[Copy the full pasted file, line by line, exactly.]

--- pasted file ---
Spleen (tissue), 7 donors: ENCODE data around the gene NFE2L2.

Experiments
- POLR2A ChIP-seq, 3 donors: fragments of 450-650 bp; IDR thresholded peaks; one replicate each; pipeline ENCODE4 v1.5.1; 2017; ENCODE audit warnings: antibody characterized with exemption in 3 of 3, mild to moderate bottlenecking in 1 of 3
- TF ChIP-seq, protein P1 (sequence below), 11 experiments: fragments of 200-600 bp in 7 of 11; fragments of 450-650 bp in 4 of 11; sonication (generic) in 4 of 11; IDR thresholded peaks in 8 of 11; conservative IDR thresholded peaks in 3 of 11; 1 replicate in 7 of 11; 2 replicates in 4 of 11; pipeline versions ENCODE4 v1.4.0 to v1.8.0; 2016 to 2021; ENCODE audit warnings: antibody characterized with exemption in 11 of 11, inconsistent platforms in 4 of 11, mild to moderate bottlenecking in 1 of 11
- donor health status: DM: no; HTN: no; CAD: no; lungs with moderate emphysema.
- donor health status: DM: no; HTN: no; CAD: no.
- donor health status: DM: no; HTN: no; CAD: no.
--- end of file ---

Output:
Spleen (tissue), 7 donors: ENCODE data around the gene NFE2L2.

Experiments
- POLR2A ChIP-seq, 3 donors: fragments of 450-650 bp; IDR thresholded peaks; one replicate each; pipeline ENCODE4 v1.5.1; 2017; ENCODE audit warnings: antibody characterized with exemption in 3 of 3, mild to moderate bottlenecking in 1 of 3
- TF ChIP-seq, protein P1 (sequence below), 11 experiments: fragments of 200-600 bp in 7 of 11; fragments of 450-650 bp in 4 of 11; sonication (generic) in 4 of 11; IDR thresholded peaks in 8 of 11; conservative IDR thresholded peaks in 3 of 11; 1 replicate in 7 of 11; 2 replicates in 4 of 11; pipeline versions ENCODE4 v1.4.0 to v1.8.0; 2016 to 2021; ENCODE audit warnings: antibody characterized with exemption in 11 of 11, inconsistent platforms in 4 of 11, mild to moderate bottlenecking in 1 of 11
- donor health status: DM: no; HTN: no; CAD: no; lungs with moderate emphysema.
- donor health status: DM: no; HTN: no; CAD: no.
- donor health status: DM: no; HTN: no; CAD: no.